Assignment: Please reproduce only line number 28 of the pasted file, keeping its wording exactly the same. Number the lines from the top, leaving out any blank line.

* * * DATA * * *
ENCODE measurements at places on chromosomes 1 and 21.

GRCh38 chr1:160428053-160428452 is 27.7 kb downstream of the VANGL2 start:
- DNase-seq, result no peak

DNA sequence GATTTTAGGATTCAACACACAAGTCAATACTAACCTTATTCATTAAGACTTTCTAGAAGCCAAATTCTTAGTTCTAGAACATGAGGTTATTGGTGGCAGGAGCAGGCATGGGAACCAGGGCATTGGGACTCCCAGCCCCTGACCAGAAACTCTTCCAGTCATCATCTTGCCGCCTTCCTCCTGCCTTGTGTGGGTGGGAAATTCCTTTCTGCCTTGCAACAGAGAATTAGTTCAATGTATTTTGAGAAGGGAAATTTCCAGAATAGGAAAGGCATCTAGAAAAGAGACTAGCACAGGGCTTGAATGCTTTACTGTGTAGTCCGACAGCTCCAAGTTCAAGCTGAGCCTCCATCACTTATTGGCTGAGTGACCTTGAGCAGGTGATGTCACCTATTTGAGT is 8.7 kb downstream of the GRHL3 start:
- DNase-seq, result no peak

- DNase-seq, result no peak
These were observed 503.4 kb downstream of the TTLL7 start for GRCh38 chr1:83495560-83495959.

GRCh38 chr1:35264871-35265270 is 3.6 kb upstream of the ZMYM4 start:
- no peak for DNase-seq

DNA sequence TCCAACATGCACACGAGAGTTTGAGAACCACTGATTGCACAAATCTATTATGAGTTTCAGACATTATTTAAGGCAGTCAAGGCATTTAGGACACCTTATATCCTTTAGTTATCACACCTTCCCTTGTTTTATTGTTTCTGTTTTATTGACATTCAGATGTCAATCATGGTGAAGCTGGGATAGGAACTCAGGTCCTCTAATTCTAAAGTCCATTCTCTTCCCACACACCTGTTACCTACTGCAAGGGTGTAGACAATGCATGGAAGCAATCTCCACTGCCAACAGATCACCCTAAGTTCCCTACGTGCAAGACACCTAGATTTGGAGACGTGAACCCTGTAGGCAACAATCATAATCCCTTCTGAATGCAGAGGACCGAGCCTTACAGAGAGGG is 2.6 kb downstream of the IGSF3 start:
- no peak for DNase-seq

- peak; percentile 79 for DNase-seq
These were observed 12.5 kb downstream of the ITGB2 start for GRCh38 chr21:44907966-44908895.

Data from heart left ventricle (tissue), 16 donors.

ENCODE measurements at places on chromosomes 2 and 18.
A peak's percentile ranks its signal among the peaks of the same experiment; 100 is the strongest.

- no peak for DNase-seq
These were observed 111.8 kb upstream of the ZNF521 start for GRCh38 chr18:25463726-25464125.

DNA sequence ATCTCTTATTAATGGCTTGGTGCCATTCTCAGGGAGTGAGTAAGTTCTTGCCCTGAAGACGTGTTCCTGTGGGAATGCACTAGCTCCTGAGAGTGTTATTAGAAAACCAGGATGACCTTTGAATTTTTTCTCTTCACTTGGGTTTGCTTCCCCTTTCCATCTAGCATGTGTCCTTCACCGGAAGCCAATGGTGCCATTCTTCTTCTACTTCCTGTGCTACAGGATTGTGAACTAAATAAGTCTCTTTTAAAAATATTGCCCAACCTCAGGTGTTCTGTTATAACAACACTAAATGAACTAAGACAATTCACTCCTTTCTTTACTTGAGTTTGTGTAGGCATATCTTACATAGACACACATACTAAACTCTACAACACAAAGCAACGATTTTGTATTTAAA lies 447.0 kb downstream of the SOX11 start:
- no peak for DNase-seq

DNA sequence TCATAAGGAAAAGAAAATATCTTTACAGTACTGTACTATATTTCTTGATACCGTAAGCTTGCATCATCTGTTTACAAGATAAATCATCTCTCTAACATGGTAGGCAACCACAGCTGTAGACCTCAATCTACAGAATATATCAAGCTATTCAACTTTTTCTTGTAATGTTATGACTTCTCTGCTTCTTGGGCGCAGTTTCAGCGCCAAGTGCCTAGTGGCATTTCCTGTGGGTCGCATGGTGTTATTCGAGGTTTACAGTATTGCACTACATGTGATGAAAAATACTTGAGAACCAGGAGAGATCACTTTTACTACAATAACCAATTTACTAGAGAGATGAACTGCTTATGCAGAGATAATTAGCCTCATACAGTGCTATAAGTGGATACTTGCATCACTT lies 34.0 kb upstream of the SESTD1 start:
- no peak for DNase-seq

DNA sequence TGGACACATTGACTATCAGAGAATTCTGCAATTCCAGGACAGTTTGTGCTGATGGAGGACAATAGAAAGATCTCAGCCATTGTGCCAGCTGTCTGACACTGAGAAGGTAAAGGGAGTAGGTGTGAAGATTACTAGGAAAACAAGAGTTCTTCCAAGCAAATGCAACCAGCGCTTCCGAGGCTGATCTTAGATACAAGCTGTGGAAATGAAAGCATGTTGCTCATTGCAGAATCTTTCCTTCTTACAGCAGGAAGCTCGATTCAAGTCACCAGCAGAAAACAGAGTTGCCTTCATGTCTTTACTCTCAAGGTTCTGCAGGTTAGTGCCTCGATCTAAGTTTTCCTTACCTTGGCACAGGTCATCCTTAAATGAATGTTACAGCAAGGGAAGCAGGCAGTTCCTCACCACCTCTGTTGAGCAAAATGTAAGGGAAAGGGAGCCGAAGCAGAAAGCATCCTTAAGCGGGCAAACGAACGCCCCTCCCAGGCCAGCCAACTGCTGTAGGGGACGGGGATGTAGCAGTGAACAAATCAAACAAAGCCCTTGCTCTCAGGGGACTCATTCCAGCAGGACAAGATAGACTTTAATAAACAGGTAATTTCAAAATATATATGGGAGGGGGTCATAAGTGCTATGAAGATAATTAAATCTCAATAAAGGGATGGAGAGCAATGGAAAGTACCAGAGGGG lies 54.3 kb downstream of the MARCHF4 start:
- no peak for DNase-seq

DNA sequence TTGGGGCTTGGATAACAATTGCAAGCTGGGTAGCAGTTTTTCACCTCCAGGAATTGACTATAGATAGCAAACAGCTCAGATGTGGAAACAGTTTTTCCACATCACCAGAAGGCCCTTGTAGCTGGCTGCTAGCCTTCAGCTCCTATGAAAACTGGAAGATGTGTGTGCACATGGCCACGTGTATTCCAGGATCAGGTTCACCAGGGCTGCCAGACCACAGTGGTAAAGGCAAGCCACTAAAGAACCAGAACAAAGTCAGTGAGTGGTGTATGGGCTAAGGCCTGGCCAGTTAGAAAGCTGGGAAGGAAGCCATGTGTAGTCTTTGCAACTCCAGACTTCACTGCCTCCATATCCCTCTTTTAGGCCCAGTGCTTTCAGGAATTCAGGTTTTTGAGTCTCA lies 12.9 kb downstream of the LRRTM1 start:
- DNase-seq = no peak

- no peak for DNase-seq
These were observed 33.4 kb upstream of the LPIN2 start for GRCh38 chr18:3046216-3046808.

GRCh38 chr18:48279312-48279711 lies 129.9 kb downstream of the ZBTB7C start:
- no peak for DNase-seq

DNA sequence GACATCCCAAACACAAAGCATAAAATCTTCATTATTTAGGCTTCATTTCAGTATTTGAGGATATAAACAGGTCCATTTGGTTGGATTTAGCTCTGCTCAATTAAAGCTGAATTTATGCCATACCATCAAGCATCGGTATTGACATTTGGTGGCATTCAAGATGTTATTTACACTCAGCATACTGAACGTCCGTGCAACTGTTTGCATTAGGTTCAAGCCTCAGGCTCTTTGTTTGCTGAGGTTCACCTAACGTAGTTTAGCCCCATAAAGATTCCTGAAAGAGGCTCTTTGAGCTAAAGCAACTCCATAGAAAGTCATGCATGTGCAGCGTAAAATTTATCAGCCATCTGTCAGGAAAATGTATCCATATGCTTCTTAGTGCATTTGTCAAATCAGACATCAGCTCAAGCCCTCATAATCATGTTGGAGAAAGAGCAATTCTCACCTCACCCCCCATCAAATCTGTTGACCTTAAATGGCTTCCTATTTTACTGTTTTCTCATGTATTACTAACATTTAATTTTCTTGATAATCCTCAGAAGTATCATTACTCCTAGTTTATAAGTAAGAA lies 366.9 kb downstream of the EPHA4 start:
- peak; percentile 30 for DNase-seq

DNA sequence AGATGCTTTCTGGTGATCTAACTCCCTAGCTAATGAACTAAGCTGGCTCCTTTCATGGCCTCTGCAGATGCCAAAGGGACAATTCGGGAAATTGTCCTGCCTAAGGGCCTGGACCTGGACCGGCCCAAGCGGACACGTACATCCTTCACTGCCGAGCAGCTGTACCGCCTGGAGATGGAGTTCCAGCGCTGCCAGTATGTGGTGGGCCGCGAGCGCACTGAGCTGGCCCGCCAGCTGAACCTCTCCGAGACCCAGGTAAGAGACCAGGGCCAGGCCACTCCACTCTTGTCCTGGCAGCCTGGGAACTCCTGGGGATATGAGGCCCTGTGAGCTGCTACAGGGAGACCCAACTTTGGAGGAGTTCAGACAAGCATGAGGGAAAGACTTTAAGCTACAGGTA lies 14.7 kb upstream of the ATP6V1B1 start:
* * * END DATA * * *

These were observed 33.4 kb upstream of the LPIN2 start for GRCh38 chr18:3046216-3046808.